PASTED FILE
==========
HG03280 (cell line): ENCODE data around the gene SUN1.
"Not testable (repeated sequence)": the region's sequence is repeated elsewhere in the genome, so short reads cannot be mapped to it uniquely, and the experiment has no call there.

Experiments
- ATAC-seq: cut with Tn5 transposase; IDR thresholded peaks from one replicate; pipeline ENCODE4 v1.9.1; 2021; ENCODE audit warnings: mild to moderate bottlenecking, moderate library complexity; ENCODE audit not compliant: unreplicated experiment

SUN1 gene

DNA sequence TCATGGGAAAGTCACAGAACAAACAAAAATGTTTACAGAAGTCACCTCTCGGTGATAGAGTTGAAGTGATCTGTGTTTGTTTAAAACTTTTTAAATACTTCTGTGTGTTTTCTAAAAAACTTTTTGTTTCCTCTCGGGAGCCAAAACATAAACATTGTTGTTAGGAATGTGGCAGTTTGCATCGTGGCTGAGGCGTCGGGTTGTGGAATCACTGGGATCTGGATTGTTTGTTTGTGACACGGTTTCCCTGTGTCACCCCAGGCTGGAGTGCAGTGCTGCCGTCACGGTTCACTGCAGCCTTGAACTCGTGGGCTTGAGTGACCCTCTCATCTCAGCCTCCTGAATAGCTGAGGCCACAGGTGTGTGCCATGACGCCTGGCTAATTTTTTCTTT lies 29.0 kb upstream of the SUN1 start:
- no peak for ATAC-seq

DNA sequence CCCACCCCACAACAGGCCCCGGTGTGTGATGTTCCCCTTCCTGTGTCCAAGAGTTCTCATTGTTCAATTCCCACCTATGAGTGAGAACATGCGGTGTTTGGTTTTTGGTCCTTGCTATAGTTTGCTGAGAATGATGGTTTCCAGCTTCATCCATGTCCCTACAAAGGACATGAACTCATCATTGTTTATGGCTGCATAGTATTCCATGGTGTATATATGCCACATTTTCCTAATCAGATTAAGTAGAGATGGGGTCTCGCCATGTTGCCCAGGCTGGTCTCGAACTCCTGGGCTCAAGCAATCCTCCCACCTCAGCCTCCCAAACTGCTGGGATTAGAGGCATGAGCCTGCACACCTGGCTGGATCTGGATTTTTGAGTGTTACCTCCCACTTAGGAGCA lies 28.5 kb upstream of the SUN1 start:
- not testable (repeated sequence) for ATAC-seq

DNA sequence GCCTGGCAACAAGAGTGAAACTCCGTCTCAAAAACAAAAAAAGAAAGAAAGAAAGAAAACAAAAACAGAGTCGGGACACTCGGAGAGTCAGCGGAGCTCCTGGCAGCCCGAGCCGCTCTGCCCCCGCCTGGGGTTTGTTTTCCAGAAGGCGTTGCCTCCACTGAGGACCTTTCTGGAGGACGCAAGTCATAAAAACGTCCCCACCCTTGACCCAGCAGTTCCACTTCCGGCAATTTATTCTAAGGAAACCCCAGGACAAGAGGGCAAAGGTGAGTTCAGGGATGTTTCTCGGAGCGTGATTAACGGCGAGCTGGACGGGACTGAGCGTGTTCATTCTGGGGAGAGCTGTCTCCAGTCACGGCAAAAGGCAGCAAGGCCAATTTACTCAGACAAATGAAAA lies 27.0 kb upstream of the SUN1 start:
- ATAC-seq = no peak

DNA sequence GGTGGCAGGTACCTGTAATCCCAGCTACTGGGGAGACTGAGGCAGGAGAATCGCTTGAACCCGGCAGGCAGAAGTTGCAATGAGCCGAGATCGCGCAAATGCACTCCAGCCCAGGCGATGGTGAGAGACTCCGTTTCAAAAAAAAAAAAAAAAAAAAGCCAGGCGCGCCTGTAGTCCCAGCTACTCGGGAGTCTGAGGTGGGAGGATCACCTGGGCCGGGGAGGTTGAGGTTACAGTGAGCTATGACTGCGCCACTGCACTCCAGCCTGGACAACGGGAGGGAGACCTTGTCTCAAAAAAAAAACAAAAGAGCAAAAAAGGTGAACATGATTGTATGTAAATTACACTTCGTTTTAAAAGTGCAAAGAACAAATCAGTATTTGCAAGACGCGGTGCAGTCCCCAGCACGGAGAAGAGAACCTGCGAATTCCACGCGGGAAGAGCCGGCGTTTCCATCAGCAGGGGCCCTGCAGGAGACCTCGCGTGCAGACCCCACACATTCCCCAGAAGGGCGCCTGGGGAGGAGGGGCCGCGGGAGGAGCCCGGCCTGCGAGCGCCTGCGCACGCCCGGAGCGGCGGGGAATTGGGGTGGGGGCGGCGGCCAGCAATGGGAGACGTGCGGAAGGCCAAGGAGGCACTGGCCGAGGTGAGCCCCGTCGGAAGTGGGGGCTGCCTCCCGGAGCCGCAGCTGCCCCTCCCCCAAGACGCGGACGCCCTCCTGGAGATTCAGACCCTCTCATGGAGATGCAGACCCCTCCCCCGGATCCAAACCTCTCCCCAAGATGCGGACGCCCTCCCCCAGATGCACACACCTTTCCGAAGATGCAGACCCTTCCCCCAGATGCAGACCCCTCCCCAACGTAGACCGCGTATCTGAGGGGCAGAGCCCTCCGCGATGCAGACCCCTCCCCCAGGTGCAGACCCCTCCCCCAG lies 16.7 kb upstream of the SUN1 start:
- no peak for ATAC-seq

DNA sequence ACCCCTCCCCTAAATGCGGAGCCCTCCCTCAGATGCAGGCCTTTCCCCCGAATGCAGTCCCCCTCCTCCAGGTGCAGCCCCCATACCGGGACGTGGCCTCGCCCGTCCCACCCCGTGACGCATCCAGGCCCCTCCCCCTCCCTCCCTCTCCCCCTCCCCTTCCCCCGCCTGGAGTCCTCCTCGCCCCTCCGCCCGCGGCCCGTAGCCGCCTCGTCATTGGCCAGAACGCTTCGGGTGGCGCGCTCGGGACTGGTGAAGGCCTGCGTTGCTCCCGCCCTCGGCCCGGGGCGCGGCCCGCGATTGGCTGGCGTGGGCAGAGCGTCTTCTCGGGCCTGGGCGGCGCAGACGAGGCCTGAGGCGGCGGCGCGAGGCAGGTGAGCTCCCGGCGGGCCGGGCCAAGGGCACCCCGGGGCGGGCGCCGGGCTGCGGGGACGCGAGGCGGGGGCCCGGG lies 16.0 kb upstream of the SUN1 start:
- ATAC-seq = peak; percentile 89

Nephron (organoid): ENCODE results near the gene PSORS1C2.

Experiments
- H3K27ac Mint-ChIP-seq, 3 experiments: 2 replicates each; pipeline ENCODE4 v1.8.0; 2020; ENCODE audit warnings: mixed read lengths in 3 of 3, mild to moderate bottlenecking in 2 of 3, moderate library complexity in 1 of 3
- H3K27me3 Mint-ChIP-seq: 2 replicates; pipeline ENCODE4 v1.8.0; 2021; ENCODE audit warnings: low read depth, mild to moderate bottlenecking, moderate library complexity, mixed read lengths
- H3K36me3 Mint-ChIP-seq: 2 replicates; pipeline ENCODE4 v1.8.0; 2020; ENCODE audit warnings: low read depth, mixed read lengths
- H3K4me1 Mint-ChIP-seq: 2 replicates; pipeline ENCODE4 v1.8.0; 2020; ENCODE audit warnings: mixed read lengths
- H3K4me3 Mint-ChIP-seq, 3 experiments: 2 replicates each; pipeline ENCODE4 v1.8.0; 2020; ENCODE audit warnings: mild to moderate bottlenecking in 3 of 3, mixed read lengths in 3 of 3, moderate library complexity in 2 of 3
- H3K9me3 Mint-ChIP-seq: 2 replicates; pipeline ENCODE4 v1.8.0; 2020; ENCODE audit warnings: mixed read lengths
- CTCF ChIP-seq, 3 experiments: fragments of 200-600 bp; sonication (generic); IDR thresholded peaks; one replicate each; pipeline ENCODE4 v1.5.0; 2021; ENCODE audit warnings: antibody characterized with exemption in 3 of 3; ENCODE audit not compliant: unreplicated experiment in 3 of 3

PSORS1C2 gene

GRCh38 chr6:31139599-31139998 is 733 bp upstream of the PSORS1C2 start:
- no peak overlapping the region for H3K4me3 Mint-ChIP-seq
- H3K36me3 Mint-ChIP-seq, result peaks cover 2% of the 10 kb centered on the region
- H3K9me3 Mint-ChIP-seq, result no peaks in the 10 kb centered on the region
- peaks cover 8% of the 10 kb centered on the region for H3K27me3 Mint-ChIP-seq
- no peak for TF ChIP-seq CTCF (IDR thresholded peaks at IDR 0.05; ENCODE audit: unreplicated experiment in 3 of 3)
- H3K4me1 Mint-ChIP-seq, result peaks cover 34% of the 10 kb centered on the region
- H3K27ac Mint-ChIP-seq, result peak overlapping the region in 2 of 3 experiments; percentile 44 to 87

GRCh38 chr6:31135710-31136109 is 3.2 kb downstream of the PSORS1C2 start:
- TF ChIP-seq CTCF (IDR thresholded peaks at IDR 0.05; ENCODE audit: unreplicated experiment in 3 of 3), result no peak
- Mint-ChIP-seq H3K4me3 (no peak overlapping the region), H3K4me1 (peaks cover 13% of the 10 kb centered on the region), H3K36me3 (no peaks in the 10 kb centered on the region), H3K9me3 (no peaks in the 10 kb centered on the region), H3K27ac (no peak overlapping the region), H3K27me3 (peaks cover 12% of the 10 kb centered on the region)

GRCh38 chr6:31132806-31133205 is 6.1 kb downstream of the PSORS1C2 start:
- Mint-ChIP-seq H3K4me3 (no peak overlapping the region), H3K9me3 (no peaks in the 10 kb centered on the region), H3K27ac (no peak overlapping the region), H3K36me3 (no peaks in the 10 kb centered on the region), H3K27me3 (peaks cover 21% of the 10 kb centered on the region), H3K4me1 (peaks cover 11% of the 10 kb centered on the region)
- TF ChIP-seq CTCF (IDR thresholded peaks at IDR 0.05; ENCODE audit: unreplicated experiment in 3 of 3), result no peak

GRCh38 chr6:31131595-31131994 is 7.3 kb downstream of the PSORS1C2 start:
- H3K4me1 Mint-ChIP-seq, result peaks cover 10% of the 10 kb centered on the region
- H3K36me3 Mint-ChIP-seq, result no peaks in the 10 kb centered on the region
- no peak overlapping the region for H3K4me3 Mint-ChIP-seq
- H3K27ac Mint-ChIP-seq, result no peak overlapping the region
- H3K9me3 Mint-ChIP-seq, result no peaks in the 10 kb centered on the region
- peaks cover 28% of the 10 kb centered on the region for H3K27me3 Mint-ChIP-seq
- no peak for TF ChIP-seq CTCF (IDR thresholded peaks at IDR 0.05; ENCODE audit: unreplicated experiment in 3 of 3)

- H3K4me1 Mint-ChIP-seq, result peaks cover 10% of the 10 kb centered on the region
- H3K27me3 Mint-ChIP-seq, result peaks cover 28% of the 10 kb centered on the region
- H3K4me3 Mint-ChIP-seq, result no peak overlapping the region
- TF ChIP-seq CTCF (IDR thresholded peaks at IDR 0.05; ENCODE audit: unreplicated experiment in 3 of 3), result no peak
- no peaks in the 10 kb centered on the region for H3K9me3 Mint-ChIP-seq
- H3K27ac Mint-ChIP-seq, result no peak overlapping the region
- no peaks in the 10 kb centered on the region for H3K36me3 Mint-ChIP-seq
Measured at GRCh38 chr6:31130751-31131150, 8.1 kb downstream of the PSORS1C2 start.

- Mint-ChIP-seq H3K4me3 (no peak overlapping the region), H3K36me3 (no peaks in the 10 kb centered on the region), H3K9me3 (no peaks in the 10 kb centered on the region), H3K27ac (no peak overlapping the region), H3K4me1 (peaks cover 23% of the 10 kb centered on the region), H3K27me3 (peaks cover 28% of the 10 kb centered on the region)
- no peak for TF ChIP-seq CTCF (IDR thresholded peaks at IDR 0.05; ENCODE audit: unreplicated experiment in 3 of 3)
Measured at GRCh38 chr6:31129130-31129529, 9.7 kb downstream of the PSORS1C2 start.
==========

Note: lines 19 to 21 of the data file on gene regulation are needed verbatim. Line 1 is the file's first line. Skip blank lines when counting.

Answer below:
- H3K27me3 Mint-ChIP-seq: 2 replicates; pipeline ENCODE4 v1.8.0; 2021; ENCODE audit warnings: low read depth, mild to moderate bottlenecking, moderate library complexity, mixed read lengths
- H3K36me3 Mint-ChIP-seq: 2 replicates; pipeline ENCODE4 v1.8.0; 2020; ENCODE audit warnings: low read depth, mixed read lengths
- H3K4me1 Mint-ChIP-seq: 2 replicates; pipeline ENCODE4 v1.8.0; 2020; ENCODE audit warnings: mixed read lengths